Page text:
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BMC Complement Altern Med. 2017 Feb 1;17(1):88. doi: 10.1186/s12906-017-1611-9.

Chlorella sorokiniana induces mitochondrial-mediated apoptosis in human non-small cell lung cancer cells and inhibits xenograft tumor growth in vivo.

Lin PY1,2, Tsai CT3, Chuang WL1, Chao YH4, Pan IH5, Chen YK6, Lin CC7,8,9, Wang BY10,11,12,13.

Author information

1
Transplant Medicine & Surgery Research Centre, Changhua Christian Hospital, Changhua, Taiwan.
2
Department of Medical Research, China Medical University Hospital, Taichung, Taiwan.
3
Department of Public Health, School of Public Health, China Medical University, Taichung, Taiwan.
4
Institute of Biomedical Science, National Chung-Hsing University, Taichung, Taiwan.
5
Biomedical Technology and Device Laboratories, Industrial Technology Research Institute, Hsinchu, Taiwan.
6
Department of Food Science, National Pingtung University of Science and Technology, Pingtung, Taiwan.
7
Department of Medical Research, China Medical University Hospital, Taichung, Taiwan. lincc@dragon.nchu.edu.tw.
8
Institute of Biomedical Science, National Chung-Hsing University, Taichung, Taiwan. lincc@dragon.nchu.edu.tw.
9
Department of Biotechnology, Asia University, Taichung, Taiwan. lincc@dragon.nchu.edu.tw.
10
Division of Thoracic Surgery, Department of Surgery, Changhua Christian Hospital, Changhua, Taiwan. 156283@cch.org.tw.
11
School of Medicine, Chung Shan Medical University, Taichung, Taiwan. 156283@cch.org.tw.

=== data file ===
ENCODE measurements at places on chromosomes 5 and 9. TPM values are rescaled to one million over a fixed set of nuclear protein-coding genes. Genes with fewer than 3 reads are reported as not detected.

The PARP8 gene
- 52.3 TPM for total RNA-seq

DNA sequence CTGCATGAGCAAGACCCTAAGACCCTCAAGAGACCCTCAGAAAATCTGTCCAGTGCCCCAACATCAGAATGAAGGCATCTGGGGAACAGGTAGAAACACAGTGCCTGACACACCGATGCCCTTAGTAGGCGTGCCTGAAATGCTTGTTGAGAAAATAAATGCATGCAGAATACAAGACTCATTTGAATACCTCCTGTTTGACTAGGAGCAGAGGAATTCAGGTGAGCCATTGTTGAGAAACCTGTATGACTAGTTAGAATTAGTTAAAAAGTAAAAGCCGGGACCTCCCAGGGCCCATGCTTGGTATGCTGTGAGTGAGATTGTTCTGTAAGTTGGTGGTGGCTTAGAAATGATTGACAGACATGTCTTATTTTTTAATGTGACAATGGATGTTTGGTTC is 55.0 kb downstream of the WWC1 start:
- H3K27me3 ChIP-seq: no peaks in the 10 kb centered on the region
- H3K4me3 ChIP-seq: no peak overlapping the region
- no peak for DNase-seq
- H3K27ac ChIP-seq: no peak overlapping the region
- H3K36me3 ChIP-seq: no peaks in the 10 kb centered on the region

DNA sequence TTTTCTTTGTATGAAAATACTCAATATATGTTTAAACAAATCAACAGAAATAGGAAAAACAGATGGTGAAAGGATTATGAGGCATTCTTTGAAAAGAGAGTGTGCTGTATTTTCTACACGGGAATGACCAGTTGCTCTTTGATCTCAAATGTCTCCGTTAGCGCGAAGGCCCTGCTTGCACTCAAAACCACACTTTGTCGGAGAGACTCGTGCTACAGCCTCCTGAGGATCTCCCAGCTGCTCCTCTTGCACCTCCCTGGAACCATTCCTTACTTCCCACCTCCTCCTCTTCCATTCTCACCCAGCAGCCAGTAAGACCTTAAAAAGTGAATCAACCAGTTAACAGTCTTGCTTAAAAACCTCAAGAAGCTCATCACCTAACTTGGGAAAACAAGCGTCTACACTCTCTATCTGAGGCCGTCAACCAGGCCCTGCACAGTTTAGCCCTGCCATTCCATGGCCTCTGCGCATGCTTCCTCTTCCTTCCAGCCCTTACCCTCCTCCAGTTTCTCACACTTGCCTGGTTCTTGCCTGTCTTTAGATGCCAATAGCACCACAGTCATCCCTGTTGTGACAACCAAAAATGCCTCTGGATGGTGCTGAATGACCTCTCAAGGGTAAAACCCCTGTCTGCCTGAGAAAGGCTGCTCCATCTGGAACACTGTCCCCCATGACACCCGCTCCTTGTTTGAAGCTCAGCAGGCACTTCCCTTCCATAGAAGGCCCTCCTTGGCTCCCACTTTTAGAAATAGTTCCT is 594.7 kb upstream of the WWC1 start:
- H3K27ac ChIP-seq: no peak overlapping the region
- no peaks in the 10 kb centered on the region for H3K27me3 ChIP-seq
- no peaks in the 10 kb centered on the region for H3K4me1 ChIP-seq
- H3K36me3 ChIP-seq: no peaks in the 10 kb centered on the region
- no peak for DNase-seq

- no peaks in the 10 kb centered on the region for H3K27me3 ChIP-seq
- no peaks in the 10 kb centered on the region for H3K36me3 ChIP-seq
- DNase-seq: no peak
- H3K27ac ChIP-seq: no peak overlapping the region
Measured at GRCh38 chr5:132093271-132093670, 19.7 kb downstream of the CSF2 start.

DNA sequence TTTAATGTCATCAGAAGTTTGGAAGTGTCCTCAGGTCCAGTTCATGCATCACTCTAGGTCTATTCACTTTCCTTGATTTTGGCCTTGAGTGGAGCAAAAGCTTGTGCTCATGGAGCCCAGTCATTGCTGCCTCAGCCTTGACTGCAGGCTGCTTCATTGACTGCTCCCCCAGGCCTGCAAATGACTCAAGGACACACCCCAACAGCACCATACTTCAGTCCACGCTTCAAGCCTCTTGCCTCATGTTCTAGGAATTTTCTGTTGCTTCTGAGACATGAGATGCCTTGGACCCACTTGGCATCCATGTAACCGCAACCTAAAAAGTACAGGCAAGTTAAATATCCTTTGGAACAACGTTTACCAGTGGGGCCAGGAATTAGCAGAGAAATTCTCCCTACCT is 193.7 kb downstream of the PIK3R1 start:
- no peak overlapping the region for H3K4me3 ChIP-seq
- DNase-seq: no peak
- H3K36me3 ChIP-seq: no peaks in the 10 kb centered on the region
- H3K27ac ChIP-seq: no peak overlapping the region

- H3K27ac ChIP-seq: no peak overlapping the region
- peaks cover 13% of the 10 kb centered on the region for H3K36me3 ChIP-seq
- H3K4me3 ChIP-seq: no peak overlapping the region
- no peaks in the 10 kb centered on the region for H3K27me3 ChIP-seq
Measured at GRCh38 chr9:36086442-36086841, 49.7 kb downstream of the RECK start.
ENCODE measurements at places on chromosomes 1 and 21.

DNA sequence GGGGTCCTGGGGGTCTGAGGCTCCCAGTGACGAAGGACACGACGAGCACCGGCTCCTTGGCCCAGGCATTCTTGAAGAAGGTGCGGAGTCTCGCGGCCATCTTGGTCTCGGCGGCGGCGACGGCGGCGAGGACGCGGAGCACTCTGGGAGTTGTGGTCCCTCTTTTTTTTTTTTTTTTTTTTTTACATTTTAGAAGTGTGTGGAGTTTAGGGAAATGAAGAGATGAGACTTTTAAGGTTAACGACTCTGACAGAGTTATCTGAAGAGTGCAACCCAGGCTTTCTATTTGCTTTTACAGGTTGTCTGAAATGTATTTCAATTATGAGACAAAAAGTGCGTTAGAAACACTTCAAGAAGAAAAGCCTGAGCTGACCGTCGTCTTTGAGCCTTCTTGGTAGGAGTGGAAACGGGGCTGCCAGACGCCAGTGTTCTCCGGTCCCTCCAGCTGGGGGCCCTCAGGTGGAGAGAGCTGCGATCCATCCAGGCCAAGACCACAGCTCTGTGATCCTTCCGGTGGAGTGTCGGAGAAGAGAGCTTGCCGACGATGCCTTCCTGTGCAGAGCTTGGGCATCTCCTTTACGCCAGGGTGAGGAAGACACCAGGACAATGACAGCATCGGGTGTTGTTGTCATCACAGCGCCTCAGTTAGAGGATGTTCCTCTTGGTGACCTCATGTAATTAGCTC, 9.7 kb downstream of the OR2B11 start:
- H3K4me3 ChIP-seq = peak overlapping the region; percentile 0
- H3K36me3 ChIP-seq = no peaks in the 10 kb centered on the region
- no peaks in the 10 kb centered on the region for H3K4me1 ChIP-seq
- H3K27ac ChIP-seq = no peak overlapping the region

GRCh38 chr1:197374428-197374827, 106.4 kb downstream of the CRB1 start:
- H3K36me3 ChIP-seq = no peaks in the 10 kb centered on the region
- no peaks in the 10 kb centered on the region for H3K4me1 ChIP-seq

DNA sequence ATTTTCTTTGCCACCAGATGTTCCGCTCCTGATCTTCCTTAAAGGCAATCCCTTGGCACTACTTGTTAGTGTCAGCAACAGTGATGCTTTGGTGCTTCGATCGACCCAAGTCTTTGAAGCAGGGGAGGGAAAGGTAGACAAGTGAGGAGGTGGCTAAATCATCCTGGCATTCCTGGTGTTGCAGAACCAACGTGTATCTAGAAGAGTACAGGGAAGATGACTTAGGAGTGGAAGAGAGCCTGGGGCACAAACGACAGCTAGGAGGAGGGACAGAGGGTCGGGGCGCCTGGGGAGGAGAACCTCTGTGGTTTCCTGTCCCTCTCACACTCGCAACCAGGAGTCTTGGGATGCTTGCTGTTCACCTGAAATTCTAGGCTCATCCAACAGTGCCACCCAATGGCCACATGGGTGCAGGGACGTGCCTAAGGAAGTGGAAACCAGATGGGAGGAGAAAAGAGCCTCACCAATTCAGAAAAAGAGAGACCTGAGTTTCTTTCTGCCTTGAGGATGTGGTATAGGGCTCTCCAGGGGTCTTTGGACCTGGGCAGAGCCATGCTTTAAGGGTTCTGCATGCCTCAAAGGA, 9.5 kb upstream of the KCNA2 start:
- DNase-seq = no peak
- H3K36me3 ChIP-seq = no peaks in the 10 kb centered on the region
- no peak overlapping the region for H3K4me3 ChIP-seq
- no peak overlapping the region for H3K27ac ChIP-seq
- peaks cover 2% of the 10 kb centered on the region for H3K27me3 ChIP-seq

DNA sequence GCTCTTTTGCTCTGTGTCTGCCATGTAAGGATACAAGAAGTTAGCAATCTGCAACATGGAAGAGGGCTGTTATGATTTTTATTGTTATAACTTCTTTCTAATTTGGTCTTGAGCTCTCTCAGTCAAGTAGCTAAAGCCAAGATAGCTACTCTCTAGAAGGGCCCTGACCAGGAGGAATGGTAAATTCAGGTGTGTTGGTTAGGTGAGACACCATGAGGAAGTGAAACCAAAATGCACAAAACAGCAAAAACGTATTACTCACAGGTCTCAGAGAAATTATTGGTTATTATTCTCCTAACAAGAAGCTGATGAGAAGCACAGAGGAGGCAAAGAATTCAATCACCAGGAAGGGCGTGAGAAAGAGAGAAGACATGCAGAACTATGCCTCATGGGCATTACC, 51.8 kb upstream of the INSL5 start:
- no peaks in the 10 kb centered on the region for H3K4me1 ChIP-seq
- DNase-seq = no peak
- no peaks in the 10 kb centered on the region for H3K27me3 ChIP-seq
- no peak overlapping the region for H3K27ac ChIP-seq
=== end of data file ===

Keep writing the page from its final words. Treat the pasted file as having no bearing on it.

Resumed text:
12
School of Medicine, Kaohsiung Medical University, Kaohsiung, Taiwan. 156283@cch.org.tw.
13
Institute of Genomics and Bioinformatics, National Chung Hsing University, Taichung, Taiwan. 156283@cch.org.tw.

Abstract

BACKGROUND:

Lung cancer is one of the leading causes of cancer related deaths worldwide. Marine microalgae are a source of biologically active compounds and are widely consumed as a nutritional supplement in East Asian countries. It has been reported that Chlorella or Chlorella extracts have various beneficial pharmacological compounds that modulate immune responses; however, no studies have investigated the anti-cancer effects of Chlorella sorokiniana (CS) on non-small cell lung cancer (NSCLC).

METHODS:

In this study, we evaluated the anti-cancer effects of CS in two human NSCLC cell lines (A549 and CL1-5 human lung adenocarcinoma cells), and its effects on tumor growth in a subcutaneous xenograft tumor model. We also investigated the possible molecular mechanisms governing the pharmacological function of CS.

RESULTS:

Our results showed that exposure of the two cell lines to CS resulted in a concentration-dependent reduction in cell viability. In addition, the percentage of apoptotic cells increased in a dose-dependent manner, suggesting that CS might induce apoptosis in human NSCLC cells. Western blot analysis revealed that exposure to CS resulted in increased protein expression of the cleaved/activated forms of caspase-3, caspase-9, and PARP, except caspase-8. ZDEVD (caspase-3 inhibitor) and Z-LEHD (caspase-9 inhibitor) were sufficient at preventing apoptosis in both A549 and CL1-5 cells, proving that CS induced cell death via the mitochondria-mediated apoptotic pathway. Exposure of A549 and CL1-5 cells to CS for 24 h resulted in decreased expression of Bcl-2 protein and increased expression of Bax protein as well as decreased expression of two IAP family proteins, survivin and XIAP.

CONCLUSIONS:

We demonstrated that CS induces mitochondrial-mediated apoptosis in NSCLC cells via downregulation of Bcl-2, XIAP and survivin. In addition, we also found that the tumors growth of subcutaneous xenograft in vivo was markedly inhibited after oral intake of CS.

KEYWORDS:

Chlorella sorokiniana; Human non-small cell lung cancer cells; Mitochondrial apoptotic pathway

PMID:
28143460
PMCID:
PMC5286777
DOI:
10.1186/s12906-017-1611-9
[Indexed for MEDLINE]
Free PMC Article

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